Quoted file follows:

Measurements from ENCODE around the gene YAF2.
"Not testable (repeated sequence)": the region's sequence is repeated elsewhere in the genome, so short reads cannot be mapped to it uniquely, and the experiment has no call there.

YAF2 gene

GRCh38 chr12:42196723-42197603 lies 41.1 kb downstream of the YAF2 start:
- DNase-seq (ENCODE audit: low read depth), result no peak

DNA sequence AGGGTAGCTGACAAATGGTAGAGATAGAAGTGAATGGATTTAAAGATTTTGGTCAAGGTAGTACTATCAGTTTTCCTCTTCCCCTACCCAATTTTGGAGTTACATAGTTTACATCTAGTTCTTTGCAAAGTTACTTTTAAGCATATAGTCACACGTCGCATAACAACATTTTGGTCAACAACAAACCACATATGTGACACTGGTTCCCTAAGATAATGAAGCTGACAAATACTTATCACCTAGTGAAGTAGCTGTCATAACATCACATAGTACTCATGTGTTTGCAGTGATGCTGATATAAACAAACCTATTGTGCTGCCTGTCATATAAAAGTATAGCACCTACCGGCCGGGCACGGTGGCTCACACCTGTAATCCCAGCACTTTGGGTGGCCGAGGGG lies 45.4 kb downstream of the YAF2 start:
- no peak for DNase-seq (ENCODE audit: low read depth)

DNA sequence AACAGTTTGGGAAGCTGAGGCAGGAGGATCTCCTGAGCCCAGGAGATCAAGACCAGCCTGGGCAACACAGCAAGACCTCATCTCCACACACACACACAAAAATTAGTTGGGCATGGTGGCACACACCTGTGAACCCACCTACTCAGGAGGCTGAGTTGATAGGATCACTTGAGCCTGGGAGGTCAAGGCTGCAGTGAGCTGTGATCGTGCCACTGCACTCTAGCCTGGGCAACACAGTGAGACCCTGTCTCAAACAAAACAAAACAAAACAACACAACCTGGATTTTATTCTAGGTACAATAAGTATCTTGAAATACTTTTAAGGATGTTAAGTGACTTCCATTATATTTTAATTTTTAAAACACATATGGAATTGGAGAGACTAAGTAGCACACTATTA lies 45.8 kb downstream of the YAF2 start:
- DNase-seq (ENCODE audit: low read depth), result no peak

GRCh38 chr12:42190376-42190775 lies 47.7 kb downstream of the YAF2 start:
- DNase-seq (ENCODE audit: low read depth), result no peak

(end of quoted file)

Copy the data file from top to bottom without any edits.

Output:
Measurements from ENCODE around the gene YAF2.
"Not testable (repeated sequence)": the region's sequence is repeated elsewhere in the genome, so short reads cannot be mapped to it uniquely, and the experiment has no call there.

YAF2 gene

GRCh38 chr12:42196723-42197603 lies 41.1 kb downstream of the YAF2 start:
- DNase-seq (ENCODE audit: low read depth), result no peak

DNA sequence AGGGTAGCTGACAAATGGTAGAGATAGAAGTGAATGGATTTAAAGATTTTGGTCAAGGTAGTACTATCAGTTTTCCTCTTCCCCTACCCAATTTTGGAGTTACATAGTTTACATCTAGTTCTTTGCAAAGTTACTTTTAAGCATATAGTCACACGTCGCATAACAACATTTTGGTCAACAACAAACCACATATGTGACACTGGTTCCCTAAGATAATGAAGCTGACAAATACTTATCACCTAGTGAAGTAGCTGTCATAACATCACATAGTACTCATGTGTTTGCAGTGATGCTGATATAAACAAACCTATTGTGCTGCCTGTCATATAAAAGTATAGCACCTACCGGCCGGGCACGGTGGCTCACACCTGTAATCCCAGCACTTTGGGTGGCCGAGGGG lies 45.4 kb downstream of the YAF2 start:
- no peak for DNase-seq (ENCODE audit: low read depth)

DNA sequence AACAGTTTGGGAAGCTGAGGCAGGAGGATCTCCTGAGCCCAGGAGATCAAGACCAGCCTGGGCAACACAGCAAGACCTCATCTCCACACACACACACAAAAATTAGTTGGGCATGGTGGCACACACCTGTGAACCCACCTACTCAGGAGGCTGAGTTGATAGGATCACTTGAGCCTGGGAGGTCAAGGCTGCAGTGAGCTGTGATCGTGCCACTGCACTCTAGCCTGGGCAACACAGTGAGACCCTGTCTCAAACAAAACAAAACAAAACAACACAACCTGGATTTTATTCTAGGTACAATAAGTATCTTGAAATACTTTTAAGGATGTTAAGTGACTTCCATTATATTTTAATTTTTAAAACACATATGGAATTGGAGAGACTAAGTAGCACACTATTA lies 45.8 kb downstream of the YAF2 start:
- DNase-seq (ENCODE audit: low read depth), result no peak

GRCh38 chr12:42190376-42190775 lies 47.7 kb downstream of the YAF2 start:
- DNase-seq (ENCODE audit: low read depth), result no peak